Async Techniques and Examples in Python Transcripts
Chapter: Parallelism in C with Cython
Lecture: Cython syntax compared
0:00 I'm guessing most of you have never written Cython code.
0:03 You might not even know what Cython code looks like.
0:07 Maybe if you saw it you could tell me
0:09 okay, I think that's not Python, it might Cython
0:11 but it turns out the language is slightly
0:14 ever so slightly different. So, let's look at its syntax.
0:16 And here's the example we're going to work with.
0:19 We're going to do some computational stuff here.
0:21 The function is called do_math.
0:23 It takes a start and the number of times
0:25 it's going to increment from there.
0:27 And we've seen this before when we did our threading
0:29 and our multiprocessing.
0:30 It's just a silly math function that does useless math
0:33 but it lets us do performance testing
0:35 and parallelism testing and things like that.
0:37 It's using Python 3.5's type annotations.
0:42 So, up there we have start:, num: and so on
0:44 but of course we could omit those
0:45 and things will still work just the same.
0:47 Right, so this is pure Python, this is not Cython.
0:50 I'm going to show you this function converted
0:53 over to Cython. You ready? Keep your eye on it.
0:57 There's the Cython. There's Python. There's Cython.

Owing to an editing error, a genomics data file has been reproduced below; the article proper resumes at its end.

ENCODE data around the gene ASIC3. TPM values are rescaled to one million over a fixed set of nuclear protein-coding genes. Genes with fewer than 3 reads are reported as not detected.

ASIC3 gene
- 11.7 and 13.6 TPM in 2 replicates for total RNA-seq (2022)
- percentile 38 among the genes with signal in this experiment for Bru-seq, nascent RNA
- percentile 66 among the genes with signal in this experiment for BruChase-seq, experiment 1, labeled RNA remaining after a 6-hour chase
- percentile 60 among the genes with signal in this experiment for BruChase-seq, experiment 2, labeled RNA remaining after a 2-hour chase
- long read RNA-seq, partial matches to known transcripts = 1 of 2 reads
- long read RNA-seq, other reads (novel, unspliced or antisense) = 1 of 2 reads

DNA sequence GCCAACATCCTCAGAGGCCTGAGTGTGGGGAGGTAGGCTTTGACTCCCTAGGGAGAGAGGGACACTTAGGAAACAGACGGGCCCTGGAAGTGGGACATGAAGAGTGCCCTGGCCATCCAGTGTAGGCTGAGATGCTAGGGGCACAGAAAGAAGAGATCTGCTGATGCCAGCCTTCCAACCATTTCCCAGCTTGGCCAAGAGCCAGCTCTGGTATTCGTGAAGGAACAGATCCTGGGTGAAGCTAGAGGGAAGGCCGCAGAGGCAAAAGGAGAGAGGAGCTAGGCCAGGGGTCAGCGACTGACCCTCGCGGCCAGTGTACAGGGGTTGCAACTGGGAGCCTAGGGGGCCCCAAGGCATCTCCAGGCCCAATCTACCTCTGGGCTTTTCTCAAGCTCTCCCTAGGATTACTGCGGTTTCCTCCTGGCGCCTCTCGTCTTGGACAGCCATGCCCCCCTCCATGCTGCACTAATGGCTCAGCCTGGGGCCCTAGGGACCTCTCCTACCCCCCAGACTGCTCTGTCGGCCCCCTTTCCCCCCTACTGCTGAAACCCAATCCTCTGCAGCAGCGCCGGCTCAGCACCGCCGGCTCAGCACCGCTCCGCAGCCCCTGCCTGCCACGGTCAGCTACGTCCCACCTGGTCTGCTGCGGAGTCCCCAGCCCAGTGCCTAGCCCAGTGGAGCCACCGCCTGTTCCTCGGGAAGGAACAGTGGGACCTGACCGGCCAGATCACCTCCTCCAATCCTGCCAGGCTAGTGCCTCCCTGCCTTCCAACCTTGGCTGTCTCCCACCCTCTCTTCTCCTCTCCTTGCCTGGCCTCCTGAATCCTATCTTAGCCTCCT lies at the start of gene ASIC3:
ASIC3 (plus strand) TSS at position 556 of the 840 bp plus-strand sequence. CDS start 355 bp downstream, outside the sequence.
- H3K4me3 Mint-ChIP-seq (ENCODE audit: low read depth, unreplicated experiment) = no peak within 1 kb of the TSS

1:01 Two changes, one, we have more type annotations
1:05 so start in the argument there is no longer an integer
1:08 it's a Cython int.
1:10 In Python, in CPython, integers and numbers and stuff
1:13 they're still basically objects on the heap.
1:16 They're not allocated on the stack as four bytes
1:18 or eight bytes or whatever the size of these are.
1:21 They're actually allocated in the heap
1:23 and there's pointers, and that really slows down math
1:25 and adds a lot of overhead.
1:26 So we can explicitly say that start
1:28 and num are Cython integers
1:30 and that means they're going to be allocated on the stack in C.
1:34 And then we have three local variables
1:35 which we had before but we didn't explicitly say the type.
1:38 Here we're saying explicitly that's a cython.float.
1:41 cython.float, cython.float.
1:42 And then, we're doing our while loop exactly the same.
1:46 So that's the only change.
1:47 We've done a little bit of type annotations
1:50 and we're using a more high performance square root.
1:53 We were using math.sqrt before
1:55 which is Python's standard library.
1:57 Fine, and that would still work in Cython
1:59 but it turns out to be slower and it prohibits
2:02 one of the techniques we want to apply later.
2:04 So we have this libc.math that actually has sqrt
2:08 and a bunch of other math operations
2:10 that you might want to do.
2:11 So we're going to use Cython's built-in
2:14 more high performance math operation. That's it.
2:18 I'll flip back and forth a couple times for you
2:20 one more time.
2:21 Just notice, just a few more type decorations
2:23 and a different square root. Pretty sweet, right?